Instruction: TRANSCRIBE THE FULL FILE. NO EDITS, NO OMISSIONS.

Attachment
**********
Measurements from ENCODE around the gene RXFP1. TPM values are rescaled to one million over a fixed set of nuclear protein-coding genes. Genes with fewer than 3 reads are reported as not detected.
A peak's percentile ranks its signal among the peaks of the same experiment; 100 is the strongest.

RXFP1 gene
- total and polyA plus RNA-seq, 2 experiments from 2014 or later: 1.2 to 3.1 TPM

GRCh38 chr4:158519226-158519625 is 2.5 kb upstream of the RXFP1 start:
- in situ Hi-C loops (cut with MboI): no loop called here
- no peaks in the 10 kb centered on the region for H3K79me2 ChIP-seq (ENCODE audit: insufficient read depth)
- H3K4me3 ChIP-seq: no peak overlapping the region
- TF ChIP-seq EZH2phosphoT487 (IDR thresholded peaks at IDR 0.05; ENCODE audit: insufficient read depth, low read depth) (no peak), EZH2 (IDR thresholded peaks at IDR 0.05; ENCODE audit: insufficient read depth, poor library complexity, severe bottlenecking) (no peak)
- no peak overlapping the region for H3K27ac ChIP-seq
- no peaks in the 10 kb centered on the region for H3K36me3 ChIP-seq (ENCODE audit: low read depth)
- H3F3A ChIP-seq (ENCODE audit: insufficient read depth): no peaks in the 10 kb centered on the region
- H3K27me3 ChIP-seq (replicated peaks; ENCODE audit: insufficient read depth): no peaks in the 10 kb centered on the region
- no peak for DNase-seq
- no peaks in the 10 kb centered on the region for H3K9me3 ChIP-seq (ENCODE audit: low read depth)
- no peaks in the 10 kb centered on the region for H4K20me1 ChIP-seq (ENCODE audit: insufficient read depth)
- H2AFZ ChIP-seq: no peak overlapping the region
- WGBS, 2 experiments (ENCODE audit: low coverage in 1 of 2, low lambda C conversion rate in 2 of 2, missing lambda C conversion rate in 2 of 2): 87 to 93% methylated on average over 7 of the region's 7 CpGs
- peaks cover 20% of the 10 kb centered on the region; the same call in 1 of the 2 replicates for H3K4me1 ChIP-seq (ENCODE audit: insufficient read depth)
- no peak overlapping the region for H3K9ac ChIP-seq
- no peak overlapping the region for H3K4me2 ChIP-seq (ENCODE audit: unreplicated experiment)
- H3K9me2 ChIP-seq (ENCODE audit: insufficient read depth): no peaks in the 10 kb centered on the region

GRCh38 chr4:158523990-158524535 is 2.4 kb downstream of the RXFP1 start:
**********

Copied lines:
Measurements from ENCODE around the gene RXFP1. TPM values are rescaled to one million over a fixed set of nuclear protein-coding genes. Genes with fewer than 3 reads are reported as not detected.
A peak's percentile ranks its signal among the peaks of the same experiment; 100 is the strongest.

RXFP1 gene
- total and polyA plus RNA-seq, 2 experiments from 2014 or later: 1.2 to 3.1 TPM

GRCh38 chr4:158519226-158519625 is 2.5 kb upstream of the RXFP1 start:
- in situ Hi-C loops (cut with MboI): no loop called here
- no peaks in the 10 kb centered on the region for H3K79me2 ChIP-seq (ENCODE audit: insufficient read depth)
- H3K4me3 ChIP-seq: no peak overlapping the region
- TF ChIP-seq EZH2phosphoT487 (IDR thresholded peaks at IDR 0.05; ENCODE audit: insufficient read depth, low read depth) (no peak), EZH2 (IDR thresholded peaks at IDR 0.05; ENCODE audit: insufficient read depth, poor library complexity, severe bottlenecking) (no peak)
- no peak overlapping the region for H3K27ac ChIP-seq
- no peaks in the 10 kb centered on the region for H3K36me3 ChIP-seq (ENCODE audit: low read depth)
- H3F3A ChIP-seq (ENCODE audit: insufficient read depth): no peaks in the 10 kb centered on the region
- H3K27me3 ChIP-seq (replicated peaks; ENCODE audit: insufficient read depth): no peaks in the 10 kb centered on the region
- no peak for DNase-seq
- no peaks in the 10 kb centered on the region for H3K9me3 ChIP-seq (ENCODE audit: low read depth)
- no peaks in the 10 kb centered on the region for H4K20me1 ChIP-seq (ENCODE audit: insufficient read depth)
- H2AFZ ChIP-seq: no peak overlapping the region
- WGBS, 2 experiments (ENCODE audit: low coverage in 1 of 2, low lambda C conversion rate in 2 of 2, missing lambda C conversion rate in 2 of 2): 87 to 93% methylated on average over 7 of the region's 7 CpGs
- peaks cover 20% of the 10 kb centered on the region; the same call in 1 of the 2 replicates for H3K4me1 ChIP-seq (ENCODE audit: insufficient read depth)
- no peak overlapping the region for H3K9ac ChIP-seq
- no peak overlapping the region for H3K4me2 ChIP-seq (ENCODE audit: unreplicated experiment)
- H3K9me2 ChIP-seq (ENCODE audit: insufficient read depth): no peaks in the 10 kb centered on the region

GRCh38 chr4:158523990-158524535 is 2.4 kb downstream of the RXFP1 start: